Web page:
The P20R has a hot spot in the center of the overall beam. It transitions nicely into spill light that gives the user excellent vision over a wide area. I find the beam quality to be excellent and very pleasing.

I’d call the beam profile something of a good mix between flood and spot – perhaps geared a bit more to the flood side of things. It is excellent for a good field of view and illuminates objects, up to 150 meters or so, very well.

The light beam itself is quite neutral to my eyes – neither cool or warm. I am very fond of the color (of the light beam).

Conclusions

The fit and finish is excellent. The body features fine cylindrical grooves intersected by 4 horizontal grooves (larger and deeper cut) and two flattened sections (on opposing sides of the body). The tail cap also features the same fine cylindrical grooves, with 6 horizontal grooves that intersect.

The head of the P20R features much deeper cylindrical grooves (for heat dissipation and grip) and has multiple flattened areas to help against the flashlight rolling when placed on a flat surface.

I find the P20R to be very comfortable in the hand; grippy yet comforting at the same time. It is almost as though my hand is being massaged by the P20R – it really is that comfortable to me. I also find the appearance to be very appealing.

The threads are all well cut and lubed; the head/tail screws on/off the body with barely a whisper and smooth as as a newborns rear end. There are no hints of grit or other obstructions.

The tail switch is covered with a textured rubber cap. There are cut-outs on the tail to facilitate use while wearing gloves and the lanyard can be attached through one of the slots on the tail. The P20R does not tail-stand (the tail switch slightly extends past the very end of the tail). The tail switch has an audible sound when pressed and released – it is noticeably louder than the sound made by the side switch. For my tastes, the tail switch is spot-on – not too easy or mushy, and not too much resistance.

The side switch is metal (I love that) and is above the body. It has an audible click when pressed and released, but the sound is slight. I like the feel of the switch and its feedback. While on, the side switch glows green (actually a ring around the switch itself) – a feature that I happen to like quite a lot.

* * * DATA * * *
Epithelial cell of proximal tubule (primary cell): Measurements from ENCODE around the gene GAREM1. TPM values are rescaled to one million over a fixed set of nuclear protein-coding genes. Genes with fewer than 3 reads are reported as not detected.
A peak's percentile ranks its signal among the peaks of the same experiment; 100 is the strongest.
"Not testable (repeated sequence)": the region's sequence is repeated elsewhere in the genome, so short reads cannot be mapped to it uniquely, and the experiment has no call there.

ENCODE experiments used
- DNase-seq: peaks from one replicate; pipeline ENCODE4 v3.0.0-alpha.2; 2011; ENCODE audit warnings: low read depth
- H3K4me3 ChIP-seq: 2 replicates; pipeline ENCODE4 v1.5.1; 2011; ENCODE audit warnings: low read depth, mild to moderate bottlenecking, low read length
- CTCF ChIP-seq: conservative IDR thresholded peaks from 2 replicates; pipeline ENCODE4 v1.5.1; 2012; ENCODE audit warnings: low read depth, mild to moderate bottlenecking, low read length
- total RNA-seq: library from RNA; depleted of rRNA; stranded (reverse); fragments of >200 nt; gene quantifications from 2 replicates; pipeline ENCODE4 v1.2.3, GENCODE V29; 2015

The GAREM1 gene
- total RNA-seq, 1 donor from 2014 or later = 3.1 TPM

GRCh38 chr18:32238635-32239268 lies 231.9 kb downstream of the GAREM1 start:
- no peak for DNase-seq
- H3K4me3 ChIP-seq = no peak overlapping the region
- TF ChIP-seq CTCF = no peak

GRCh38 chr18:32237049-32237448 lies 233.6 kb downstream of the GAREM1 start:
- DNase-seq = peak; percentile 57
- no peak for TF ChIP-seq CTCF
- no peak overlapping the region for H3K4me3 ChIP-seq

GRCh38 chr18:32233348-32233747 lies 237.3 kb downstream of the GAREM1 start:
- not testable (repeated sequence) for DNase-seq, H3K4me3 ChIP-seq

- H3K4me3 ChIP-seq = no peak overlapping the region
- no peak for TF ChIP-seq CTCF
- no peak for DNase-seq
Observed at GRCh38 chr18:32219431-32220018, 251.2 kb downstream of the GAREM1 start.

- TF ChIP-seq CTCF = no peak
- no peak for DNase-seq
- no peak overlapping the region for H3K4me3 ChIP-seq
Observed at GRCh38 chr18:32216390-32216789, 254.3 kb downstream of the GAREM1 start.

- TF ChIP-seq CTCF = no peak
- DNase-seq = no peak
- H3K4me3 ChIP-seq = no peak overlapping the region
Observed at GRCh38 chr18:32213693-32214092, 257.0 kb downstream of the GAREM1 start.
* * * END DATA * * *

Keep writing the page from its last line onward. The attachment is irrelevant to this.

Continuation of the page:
Opposite from the side switch is the USB charging port. It is covered with a rubber flap. Insert the micro USB cord into the port – flashlight turns on (low mode). Press and release side switch to turn light off. While charging, the ring light blinks red. Once the battery is charged, the ring light will glow green.

The ring light is also used to discern the battery’s strength: Press and hold side switch and (while still holding the side switch in) fully press and release the tail switch. Release the side switch and count the blinking green/red lights. Green equals 1 volt and red equals 1/10 volt (four green blinks and one red blink means the battery has 4.1 volts). Battery should be recharged when it drops below 3.7 volts.

The removable clip is sturdy – probably a bit more sturdy than I really want, but it isn’t very likely to come off (the body of the P20R) by accident. The spring part is also quite sturdy; usable but I would prefer it to be slightly less stout.

The included nylon holster is well made and quite a bit nicer than most included holsters. The belt loop will take a belt up to 1.5 inches in width. The loop is secured with Velcro and a snap button – allowing it to be attached (to the belt) without running the belt through the loop (a big plus in my mind).

I am partial to dual switches (side and tail) and I’m quite happy with the user-interface: it’s intuitive, simple, and effective. I think I’d prefer one more mode though – perhaps a moonlight mode, then 50 lumens, then 300 lumens, then 1180 lumens. It’s not that I dislike the current modes – they work extremely well – but I do think a moonlight mode would be very nice.

While I’m on the topic of changes I’d make, I think making the recharging port into a magnetic recharging port would be a great move. Again, that isn’t due to a flaw in the P20R; instead it’s a means of making the P20R even better.

I’ll end by saying I concur with the thoughts expressed by my friends: the P20R is a fantastic flashlight. Unfortunately (for me) I won’t be keeping this P20R, but I will be buying one of my own very soon.

lumenzilla
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Thanks for the review. I like how you made the beamshot pictures Thumbs Up

www.lumenzilla.com

pieman7
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Nice review! Too bad there is no moonlight mode. Still looks like a decent flashlight!

ImA4Wheelr
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Thanks for the review.  She looks great.  I agree with the others on needing a Moonlight mode.